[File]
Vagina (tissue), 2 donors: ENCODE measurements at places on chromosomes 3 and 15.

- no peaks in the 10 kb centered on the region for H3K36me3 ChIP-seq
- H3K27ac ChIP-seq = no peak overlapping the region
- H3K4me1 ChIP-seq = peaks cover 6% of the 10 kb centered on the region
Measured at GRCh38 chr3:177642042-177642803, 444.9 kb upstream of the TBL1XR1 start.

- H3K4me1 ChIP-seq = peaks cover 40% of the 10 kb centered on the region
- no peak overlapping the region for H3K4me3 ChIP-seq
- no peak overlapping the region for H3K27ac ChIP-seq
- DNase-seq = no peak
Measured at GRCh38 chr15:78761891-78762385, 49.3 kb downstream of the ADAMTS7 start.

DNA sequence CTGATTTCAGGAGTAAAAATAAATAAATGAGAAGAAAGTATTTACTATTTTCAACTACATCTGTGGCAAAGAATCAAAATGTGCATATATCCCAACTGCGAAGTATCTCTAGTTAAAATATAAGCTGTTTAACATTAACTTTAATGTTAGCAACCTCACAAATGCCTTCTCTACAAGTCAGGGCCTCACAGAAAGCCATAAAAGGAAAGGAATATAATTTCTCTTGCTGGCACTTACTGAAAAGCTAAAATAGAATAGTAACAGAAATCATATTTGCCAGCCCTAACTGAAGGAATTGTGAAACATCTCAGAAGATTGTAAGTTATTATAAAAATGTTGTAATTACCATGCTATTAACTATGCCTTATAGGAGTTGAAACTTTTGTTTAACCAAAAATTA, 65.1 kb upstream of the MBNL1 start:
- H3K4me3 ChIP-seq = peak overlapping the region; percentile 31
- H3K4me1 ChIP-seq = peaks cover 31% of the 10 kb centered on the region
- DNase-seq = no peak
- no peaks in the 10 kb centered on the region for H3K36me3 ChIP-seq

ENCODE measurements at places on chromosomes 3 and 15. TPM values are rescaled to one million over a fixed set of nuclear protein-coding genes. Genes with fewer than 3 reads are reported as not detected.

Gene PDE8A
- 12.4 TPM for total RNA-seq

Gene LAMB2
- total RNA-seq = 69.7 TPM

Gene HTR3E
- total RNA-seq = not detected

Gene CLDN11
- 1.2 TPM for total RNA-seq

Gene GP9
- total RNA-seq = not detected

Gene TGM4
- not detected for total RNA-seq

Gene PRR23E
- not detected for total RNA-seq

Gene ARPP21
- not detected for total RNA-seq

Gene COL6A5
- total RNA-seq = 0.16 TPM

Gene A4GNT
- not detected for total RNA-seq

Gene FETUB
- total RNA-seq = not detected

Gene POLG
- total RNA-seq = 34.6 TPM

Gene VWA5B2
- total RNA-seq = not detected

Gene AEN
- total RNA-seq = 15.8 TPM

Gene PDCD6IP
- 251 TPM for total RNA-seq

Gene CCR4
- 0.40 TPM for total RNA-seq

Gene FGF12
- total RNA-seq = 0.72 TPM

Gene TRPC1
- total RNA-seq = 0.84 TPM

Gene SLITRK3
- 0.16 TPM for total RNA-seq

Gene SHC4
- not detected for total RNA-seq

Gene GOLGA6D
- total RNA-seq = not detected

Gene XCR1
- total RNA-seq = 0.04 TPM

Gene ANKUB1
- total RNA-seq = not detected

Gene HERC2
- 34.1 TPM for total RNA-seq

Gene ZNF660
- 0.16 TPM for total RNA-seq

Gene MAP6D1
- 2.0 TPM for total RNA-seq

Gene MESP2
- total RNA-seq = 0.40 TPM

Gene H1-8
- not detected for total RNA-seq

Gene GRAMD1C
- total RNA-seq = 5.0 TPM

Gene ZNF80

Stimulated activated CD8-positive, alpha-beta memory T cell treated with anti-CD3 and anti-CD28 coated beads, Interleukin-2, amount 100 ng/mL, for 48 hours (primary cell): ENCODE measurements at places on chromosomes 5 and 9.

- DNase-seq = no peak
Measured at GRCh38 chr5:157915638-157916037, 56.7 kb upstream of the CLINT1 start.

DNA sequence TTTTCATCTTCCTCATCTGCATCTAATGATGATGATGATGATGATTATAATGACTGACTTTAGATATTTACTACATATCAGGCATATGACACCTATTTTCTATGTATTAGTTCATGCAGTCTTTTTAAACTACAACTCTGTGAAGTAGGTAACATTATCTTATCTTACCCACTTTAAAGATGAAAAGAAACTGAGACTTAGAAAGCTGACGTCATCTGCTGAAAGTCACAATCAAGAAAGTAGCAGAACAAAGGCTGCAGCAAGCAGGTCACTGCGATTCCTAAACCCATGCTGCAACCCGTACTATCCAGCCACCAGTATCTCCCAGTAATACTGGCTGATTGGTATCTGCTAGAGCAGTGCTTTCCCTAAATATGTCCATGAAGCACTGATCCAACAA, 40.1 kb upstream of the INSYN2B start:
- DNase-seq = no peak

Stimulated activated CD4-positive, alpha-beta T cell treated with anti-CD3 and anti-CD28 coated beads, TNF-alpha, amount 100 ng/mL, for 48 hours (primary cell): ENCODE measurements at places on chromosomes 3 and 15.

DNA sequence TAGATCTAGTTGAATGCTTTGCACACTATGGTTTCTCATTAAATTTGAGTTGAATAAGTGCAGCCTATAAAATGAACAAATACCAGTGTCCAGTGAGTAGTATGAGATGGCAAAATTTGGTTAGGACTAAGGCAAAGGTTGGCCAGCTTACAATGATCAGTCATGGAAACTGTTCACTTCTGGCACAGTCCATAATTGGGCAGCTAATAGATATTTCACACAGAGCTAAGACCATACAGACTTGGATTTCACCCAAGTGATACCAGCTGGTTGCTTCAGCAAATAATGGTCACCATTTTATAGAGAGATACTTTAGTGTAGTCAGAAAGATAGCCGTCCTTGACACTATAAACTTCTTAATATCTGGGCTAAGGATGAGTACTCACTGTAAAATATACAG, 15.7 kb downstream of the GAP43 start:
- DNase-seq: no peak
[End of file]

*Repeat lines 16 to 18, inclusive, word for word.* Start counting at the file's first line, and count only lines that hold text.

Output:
ENCODE measurements at places on chromosomes 3 and 15. TPM values are rescaled to one million over a fixed set of nuclear protein-coding genes. Genes with fewer than 3 reads are reported as not detected.

Gene PDE8A
- 12.4 TPM for total RNA-seq